Wine Pioneering

 

Mar|Apr 09 Contents
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Class of ’85 and ’94 | “It really started with drinking wine,” says Ed Boyce C’85. “Before it got out of control.”

Specifically, it began with a bottle of 1979 Chateau Mouton-Rothschild.  That vintage was hardly a stellar one, but there’s something about a first-growth Bordeaux that can drive some people to distraction. Ed Boyce was one such. A revelatory glass at Thanksgiving dinner sent the longtime management consultant daydreaming about another career, and before long the itch had spread to his wife, Sarah O’Herron C’94.

“We’d always loved wine,” she says, trying to pinpoint the moment when control officially went out the window. “And we’d always been kind of fascinated by what it took to make a great wine versus a not-so-good wine.”  

So they resolved to find out firsthand. But there was a catch. Although O’Herron didn’t mind leaving her job—she was a consultant at the same firm—she didn’t want to leave home. And there was the rub. Boyce and O’Herron worked in the wrong Washington for winemaking. Their house was just north of the nation’s capital, in Silver Spring, Maryland.   

So in 2001, undeterred and with soil maps in hand, they began driving around the patchwork of dairy farms and sub-developments west of Interstate 95, looking for a place to plant grapevines. A year later, with financial assistance from a state land-preservation program, they bought what would become Black Ankle Vineyards. It was a 146-acre farm in Frederick County planted in “typical Maryland field crops—corn, soybeans, and hay,” O’Herron says.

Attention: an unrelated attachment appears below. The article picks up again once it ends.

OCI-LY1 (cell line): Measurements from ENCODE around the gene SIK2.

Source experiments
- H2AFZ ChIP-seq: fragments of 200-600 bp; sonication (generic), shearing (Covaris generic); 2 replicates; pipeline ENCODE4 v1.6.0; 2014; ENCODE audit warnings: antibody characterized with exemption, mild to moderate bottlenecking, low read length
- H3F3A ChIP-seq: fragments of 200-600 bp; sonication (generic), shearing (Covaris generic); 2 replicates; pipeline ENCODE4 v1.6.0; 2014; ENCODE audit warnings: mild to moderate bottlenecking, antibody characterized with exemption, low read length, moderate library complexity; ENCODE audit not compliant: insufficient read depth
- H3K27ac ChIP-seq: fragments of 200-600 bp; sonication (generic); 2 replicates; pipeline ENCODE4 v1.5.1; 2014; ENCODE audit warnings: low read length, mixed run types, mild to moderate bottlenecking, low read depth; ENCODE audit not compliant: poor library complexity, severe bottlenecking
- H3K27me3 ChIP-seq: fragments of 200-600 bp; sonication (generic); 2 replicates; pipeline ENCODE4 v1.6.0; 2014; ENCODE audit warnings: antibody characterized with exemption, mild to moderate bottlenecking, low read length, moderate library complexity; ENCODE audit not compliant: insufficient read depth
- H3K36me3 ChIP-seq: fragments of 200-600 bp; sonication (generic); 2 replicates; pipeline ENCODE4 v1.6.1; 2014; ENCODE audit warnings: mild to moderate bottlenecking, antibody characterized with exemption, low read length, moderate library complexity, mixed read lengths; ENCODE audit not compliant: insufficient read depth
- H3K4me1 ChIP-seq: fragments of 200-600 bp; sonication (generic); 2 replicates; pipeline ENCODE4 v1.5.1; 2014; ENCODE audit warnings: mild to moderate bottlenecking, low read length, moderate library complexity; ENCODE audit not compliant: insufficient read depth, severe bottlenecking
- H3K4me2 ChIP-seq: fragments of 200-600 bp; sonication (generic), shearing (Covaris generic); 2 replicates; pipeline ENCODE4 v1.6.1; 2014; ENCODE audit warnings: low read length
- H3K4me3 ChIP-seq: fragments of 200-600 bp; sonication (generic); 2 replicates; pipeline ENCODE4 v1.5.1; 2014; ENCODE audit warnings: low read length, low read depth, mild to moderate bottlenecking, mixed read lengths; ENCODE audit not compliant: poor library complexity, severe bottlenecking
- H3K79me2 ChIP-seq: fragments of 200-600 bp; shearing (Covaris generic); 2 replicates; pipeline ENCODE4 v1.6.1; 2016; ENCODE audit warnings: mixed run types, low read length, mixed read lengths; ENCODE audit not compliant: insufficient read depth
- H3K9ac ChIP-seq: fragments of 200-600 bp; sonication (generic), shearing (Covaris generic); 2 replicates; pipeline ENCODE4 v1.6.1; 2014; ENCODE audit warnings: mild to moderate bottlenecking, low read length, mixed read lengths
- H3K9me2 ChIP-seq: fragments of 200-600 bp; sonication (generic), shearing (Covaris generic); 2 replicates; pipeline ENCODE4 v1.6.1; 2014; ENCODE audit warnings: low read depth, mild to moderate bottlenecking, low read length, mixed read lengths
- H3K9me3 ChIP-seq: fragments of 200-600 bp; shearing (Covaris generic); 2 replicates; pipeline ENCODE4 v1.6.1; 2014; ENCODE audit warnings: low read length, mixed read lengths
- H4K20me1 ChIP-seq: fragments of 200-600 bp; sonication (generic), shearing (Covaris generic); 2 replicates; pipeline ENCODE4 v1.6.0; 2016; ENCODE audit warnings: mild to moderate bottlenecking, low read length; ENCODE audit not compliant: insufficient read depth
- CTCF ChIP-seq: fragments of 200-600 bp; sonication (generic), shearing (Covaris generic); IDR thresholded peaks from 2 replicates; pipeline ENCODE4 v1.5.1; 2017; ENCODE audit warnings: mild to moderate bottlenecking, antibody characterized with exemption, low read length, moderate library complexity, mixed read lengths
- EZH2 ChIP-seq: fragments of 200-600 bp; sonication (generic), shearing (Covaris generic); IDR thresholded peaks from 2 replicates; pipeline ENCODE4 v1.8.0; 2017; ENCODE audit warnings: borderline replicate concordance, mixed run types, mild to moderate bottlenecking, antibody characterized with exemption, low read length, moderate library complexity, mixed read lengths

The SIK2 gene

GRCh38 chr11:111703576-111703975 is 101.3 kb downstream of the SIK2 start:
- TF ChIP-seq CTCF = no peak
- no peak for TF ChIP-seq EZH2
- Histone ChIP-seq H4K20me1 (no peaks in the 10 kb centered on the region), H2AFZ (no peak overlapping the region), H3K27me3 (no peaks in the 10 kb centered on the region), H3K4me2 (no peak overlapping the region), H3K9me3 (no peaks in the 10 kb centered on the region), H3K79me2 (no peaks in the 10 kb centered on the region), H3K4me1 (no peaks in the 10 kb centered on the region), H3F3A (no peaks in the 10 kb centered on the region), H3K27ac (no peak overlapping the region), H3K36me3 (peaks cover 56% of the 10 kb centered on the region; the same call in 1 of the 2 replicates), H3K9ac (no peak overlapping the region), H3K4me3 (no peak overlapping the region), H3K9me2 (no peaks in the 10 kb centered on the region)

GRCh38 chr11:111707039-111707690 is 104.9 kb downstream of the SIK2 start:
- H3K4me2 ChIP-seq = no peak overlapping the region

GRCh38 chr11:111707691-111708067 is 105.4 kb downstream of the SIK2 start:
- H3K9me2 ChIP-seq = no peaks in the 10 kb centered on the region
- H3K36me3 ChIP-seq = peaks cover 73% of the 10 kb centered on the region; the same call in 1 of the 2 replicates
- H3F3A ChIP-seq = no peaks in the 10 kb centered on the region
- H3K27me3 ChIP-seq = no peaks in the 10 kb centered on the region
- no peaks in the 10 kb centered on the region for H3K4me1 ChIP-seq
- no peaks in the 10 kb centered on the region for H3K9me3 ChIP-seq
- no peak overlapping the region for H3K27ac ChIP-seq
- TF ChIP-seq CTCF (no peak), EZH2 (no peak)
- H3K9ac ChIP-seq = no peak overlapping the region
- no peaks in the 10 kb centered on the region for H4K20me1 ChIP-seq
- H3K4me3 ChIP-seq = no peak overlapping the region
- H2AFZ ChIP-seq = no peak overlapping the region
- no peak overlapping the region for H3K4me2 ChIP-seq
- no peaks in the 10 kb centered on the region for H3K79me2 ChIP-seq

It would take the better part of a decade to coax a glass of wine from the 22 acres they planted. By the time Boyce and O’Herron pushed their first corks into bottles last April, their eldest child had gained four siblings. Fortunately, the family soon got a sign that mom and dad hadn’t gone completely mad. In September Black Ankle’s flagship red, Crumbling Rock—a Bordeaux-style blend of Cabernet Franc, Cabernet Sauvignon, Merlot, and Petit Verdot—was named Best in Show in the Maryland Governor’s Cup wine competition. The winery had not yet even opened for business.